Debut Author Spotlight: November 2022

Posted on Friday, November 4, 2022 by Katherine

Here are a few of the most notable adult fiction debuts for November. These titles have all received positive reviews in library journals. For a longer list, please visit our catalog.

We All Want Impossible Things by Catherine Newman book coverWe All Want Impossible Things” by Catherine Newman

Edith and Ashley have been best friends for over 42 years. They’ve shared the mundane and the momentous together: trick or treating and binge drinking; “Gilligan’s Islandreruns and REM concerts; hickeys and heartbreak; surprise Scottish wakes; marriages, infertility and children. As Ash says, “Edi’s memory is like the backup hard drive for mine.”

But now the unthinkable has happened. Edi is dying of ovarian cancer and spending her last days at a hospice near Ash, who stumbles into heartbreak surrounded by her daughters, ex(ish) husband, dear friends, a poorly chosen lover (or two), and a rotating cast of beautifully, fleetingly human hospice characters.

As “The Fiddler on the Roofsoundtrack blasts all day long from the room next door, Edi and Ash reminisce, hold on, and try to let go. Meanwhile, Ash struggles with being an imperfect friend, wife and parent — with life, in other words, distilled to its heartbreaking, joyful and comedic essence.

For anyone who’s ever lost a friend or had one. Get ready to laugh through your tears.

Continue reading “Debut Author Spotlight: November 2022”

Q&A With Nick Francis Potter, Author of “Big Gorgeous Jazz Machine”

Posted on Wednesday, November 2, 2022 by Dewey Decimal Diver

Nick Francis Potter is a Columbia, MO author whose latest book is “Big Gorgeous Jazz Machine.” The book is a collection of experimental graphic works and comics poetry. Potter teaches in the Digital Storytelling Program at the University of Missouri, and is the comics editor at Anomaly. He is the author of two other collections, “New Animals” (Sibito Press) and “Static Gifs” (Greying Ghost). Nick was kind enough to take the time to be interviewed via email.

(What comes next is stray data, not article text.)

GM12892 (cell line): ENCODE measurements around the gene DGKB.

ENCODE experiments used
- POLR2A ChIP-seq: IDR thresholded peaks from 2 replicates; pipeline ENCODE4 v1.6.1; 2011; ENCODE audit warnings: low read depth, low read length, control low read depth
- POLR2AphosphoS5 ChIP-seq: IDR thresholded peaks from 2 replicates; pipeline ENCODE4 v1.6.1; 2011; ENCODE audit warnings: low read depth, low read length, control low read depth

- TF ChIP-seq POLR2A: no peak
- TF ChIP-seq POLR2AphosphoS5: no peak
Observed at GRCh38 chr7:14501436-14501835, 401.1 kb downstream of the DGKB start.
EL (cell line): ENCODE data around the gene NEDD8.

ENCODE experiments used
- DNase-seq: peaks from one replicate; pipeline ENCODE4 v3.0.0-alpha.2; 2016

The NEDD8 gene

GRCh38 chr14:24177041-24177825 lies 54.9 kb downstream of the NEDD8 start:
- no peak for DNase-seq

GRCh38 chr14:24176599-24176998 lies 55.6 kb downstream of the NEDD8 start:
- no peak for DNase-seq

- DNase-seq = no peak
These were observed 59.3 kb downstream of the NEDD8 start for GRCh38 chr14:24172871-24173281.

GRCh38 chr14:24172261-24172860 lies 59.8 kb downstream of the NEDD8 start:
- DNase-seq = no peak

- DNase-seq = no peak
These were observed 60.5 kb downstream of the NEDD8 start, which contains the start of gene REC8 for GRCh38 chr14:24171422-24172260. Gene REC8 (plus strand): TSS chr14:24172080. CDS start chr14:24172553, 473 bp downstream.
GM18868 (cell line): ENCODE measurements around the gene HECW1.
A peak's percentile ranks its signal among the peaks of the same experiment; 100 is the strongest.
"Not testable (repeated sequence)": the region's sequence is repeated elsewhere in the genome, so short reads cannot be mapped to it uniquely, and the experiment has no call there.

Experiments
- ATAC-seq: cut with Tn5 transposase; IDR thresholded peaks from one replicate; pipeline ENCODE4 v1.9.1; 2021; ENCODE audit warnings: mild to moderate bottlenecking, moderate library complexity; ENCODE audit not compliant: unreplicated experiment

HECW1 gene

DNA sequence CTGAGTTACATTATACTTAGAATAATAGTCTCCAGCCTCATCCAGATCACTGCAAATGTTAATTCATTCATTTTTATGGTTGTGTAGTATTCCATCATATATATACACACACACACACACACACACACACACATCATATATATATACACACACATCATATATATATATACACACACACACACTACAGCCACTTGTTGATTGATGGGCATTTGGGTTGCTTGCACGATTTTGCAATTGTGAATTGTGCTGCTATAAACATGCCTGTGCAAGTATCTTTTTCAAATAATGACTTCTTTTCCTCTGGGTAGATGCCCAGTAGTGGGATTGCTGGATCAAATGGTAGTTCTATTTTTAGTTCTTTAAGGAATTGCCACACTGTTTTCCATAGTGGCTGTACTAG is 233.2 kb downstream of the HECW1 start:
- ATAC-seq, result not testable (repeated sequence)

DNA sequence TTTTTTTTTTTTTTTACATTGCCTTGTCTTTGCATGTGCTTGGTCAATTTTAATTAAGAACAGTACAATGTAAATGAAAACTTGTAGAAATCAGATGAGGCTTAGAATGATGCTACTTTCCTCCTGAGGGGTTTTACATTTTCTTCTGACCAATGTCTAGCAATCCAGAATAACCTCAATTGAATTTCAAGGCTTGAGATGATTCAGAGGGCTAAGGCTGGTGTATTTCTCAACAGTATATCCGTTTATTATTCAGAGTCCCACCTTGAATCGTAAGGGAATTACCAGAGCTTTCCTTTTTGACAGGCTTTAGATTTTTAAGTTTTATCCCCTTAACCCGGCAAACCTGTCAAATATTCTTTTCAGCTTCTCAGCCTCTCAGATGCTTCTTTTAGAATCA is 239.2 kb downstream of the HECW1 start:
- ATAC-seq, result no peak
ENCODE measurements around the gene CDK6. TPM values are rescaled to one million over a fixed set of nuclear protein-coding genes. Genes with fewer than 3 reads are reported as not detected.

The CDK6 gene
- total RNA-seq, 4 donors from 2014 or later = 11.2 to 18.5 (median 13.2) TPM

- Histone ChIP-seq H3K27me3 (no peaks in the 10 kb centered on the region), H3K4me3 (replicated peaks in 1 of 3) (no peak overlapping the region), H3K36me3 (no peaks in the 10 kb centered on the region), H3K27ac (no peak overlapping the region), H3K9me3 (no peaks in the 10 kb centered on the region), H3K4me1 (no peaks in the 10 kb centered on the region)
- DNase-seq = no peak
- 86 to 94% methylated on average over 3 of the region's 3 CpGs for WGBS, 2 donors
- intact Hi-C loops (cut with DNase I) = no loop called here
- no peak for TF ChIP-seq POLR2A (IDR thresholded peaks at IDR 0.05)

Continue reading “Q&A With Nick Francis Potter, Author of “Big Gorgeous Jazz Machine””

Literary Links: All About the Brain

Posted on Sunday, October 9, 2022 by Anne

While considering what to write about for this month’s Literary Links article, I stumbled across the fact that October is “Right Brainers Rule!” month. The human brain is divided into two hemispheres, and each side of the brain handles different jobs. The brain’s left side is stronger in dealing with facts and logic in an analytical and methodical way; whereas the right side of the brain appears to be the more creative side. Some theorize that each of us ends up having a side of the brain that dominates the other. Of course, there is so much about the brain that we do not yet fully understand. One thing we really know about the brain, though, is that it’s the body’s only organ that can contemplate its own existence! So, let’s take a look at some books that explore this delightfully complex organ that is such a driving force in our lives. Continue reading “Literary Links: All About the Brain”

Debut Author Spotlight: October 2022

Posted on Friday, October 7, 2022 by Katherine

In honor of spooky season, here are a few of the most notable (and creepiest) adult fiction debuts for October. These titles have all received positive reviews in library journals. For a longer list, please visit our catalog.

The immortality thief by Taran Hunt book coverThe Immortality Thief” by Taran Hunt

Far off the edge of human existence, beside a dying star lies a nameless ship abandoned and hidden, lost for a millennium. But there are secrets there, terrible secrets that would change the fate of humanity, and eventually someone will come looking.

Refugee, criminal and linguist Sean Wren is made an offer he knows he can’t refuse: life in prison, “voluntary” military service — or salvaging data in a long-dead language from an abandoned ship filled with traps and monsters, just days before it’s destroyed in a supernova. Data connected to the Philosopher’s Stone experiments, into unlocking the secrets of immortality.

And he’s not the only one looking for the derelict ship. The Ministers, mysterious undying aliens that have ruled over humanity for centuries, want the data — as does The Republic, humanity’s last free government. And time is running out.

In the bowels of the derelict ship, surrounded by horrors and dead men, Sean slowly uncovers the truth of what happened on the ship, in its final days… and the terrible secret it’s hiding.

Continue reading “Debut Author Spotlight: October 2022”